Developers plagued by wildlife issues may get more time to build
Sitting as the Land Development Code Review Committee, the Sanibel Planning Commission Tuesday approved a revised draft ordinance amending Chapter 114 of the Land Development Code, which regulates the construction of subdivisions.
The amended ordinance, if adopted, will enable the Sanibel City Council to approve, with a report and recommendation from the Planning Commission, an additional period of time for a preliminary major subdivision plat to remain valid beyond the additional two-year extension approval that may presently be granted by the Planning Commission.
According to language added by staff to the original draft ordinance, which was first reviewed by the Land Development Code Review Committee in December, the extension will only be available when the delay is due to compliance with federal, state or local regulations pertaining to endangered or protected species and their respective habitat.
In addition, the applicant must demonstrate that such an extension is warranted for a period of time necessary to comply with federal, state or local regulations.
The proposed amendment was sparked by the quagmire of developer William Broeder, President of the Sanibel Bayou Development Corp., which is developing the Wulfert Point Estates subdivision. Broeder addressed the Land Development Code Review Committee at its last meeting in December to explain his predicament: Eagles and gopher tortoises discovered on the construction site has led to three years of construction delays to comply with wildlife regulations, while trying to beat a ticking clock in the form of a Sanibel ordinance which will effectively pull the plug on the project if it is not completed by the extended deadline of December 2009.
“It’s going to take more than two years just for the eagles,” explained Broeder at the meeting, adding that regulations require that the birds be observed through two nesting seasons.
Committee Member Dr. Philip Marks suggested that the board consider changing the ordinance to start the clock after all state or local permits had been granted.
“Some permits take well over year now,” he said.
Committee Member Paul Reynolds also had concerns about the revised draft ordinance, and the possibility of losing the ability to closely monitor such projects.
Planning Department Director Robert Duffy tried to allay the concerns of committee members, explaining that staff had tried its best to focus on what the real issue is at this point in time.
“It could be up to five years before a nest becomes inactive,” said Duffy, illustrating the developer’s current predicament. “We tried to focus on the lengthy and complicated environmental protection aspect of this.”
The committee unanimously approved the revised draft ordinance, which will be reviewed by the Planning Commission and presented for full public hearing at its Feb. 24 meeting.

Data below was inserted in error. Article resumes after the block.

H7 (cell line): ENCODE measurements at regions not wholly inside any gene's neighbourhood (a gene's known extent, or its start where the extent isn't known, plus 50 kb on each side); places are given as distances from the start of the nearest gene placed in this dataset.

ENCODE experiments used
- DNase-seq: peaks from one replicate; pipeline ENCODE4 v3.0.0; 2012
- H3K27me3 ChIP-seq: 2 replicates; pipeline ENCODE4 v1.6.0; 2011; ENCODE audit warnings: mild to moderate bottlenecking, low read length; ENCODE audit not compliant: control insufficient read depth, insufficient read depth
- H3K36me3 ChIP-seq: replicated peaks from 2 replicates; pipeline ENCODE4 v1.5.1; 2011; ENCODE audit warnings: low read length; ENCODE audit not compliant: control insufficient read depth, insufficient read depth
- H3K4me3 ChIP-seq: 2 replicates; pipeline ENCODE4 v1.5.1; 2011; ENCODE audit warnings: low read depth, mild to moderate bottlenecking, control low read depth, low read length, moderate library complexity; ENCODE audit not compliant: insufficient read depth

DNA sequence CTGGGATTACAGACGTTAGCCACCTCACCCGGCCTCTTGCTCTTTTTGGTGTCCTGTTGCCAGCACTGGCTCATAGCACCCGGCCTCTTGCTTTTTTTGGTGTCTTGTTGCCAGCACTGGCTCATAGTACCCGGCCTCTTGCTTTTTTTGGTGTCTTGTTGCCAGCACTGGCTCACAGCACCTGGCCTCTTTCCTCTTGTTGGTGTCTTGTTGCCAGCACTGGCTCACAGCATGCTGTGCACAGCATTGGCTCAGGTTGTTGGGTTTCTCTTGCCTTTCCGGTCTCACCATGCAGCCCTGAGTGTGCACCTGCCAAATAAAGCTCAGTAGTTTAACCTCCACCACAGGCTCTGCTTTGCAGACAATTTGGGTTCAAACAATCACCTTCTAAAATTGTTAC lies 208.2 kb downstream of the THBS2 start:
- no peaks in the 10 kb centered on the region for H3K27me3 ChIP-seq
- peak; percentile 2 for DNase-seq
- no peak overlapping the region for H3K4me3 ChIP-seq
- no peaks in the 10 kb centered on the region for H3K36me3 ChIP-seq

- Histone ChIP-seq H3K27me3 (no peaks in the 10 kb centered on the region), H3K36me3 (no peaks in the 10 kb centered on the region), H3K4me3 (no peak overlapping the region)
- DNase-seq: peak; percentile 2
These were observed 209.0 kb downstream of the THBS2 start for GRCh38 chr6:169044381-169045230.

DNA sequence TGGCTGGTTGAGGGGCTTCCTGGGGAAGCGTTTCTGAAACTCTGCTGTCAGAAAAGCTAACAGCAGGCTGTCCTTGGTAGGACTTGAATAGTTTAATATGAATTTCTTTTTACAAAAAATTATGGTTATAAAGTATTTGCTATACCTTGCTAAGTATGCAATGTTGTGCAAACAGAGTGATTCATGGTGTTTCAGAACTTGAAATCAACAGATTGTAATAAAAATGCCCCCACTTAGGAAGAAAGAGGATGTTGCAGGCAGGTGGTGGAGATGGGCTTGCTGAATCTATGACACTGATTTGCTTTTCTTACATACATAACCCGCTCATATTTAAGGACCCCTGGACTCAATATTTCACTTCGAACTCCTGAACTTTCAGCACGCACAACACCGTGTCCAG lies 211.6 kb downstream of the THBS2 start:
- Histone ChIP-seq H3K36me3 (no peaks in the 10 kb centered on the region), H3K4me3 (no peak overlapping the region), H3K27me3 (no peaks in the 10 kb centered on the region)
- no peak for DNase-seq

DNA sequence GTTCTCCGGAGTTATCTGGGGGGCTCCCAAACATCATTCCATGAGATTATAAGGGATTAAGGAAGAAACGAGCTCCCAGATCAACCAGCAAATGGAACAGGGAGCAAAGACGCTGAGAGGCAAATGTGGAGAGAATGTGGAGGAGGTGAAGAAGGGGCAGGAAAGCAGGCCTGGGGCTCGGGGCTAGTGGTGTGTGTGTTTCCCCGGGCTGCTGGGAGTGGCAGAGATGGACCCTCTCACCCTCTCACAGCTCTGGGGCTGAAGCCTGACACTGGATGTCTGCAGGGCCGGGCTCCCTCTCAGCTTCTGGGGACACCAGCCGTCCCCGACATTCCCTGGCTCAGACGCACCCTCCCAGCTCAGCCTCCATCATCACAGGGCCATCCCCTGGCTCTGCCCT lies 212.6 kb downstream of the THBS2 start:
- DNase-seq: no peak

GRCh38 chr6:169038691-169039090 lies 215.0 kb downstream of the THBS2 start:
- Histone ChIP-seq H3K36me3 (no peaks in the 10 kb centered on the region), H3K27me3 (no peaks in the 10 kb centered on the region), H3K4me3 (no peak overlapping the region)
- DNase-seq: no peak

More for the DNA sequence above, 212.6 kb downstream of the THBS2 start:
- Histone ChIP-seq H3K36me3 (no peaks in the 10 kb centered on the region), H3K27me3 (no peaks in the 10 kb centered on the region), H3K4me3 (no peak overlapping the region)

LDC is amended
Also on Tuesday, the Planning Commission unanimously recommended the adoption of an amendment to the city’s Land Development Code which will better define standards, purposes, applicability and requirements for the issuance of temporary use permits. The amendment will also add special conditions for temporary uses that include plans for permanent structures.
If adopted by City Council, the new amendment will contain a clear definition of “temporary use,” and will clarify and consolidate existing standards in Section 82-222 of the Land Development Code to determine compliance with temporary use requirements by the Planning Commission.
While amending the statement of purpose and scope for temporary uses in Section 126-61, the draft ordinance also incorporates a new Applicability Section 126-63, which clearly defines four specific types of temporary use applications that could be considered for approval, such as occupancy of a dwelling unit or temporary structure as a construction office; occupancy of a temporary structure to conduct a permitted or conditional use interrupted by a natural disaster; storage of heavy equipment which provides a service to City residents and businesses; and use of a temporary structure for a permitted or conditional use when approved plans for a permanent structure are in the process of construction.
The approved draft ordinance will now be sent to City Council for review.
Planners already have a full agenda for its next meeting, scheduled for Feb. 10 at 9 a.m. Among those items is the commencement of a public hearing to consider a development permit application to construct a single-family dwelling with an attached elevated swimming pool and deck. The applicant property is located at 3729 West Gulf Drive.
Also up for discussion is an application for a variance to the Land Development Code to allow boat docks to extend waterward a distance greater than 20 percent of the width of the canal. The same applicant has also applied for a development permit to dredge an area of 7,920 square feet (0.18 acre) of an existing man-made canal, including the removal of approximately 1,100 cubic yards of spoil material, the removal of approximately 1,256 square feet of mangrove, the replacement of a pedestrian foot bridge and the installation of seven single-family boat docks. The properties are located adjacent to Sanibel Estates at 350, 404, 420 and 424 East Gulf Drive; and at 433, 439 and 449 Lagoon Drive.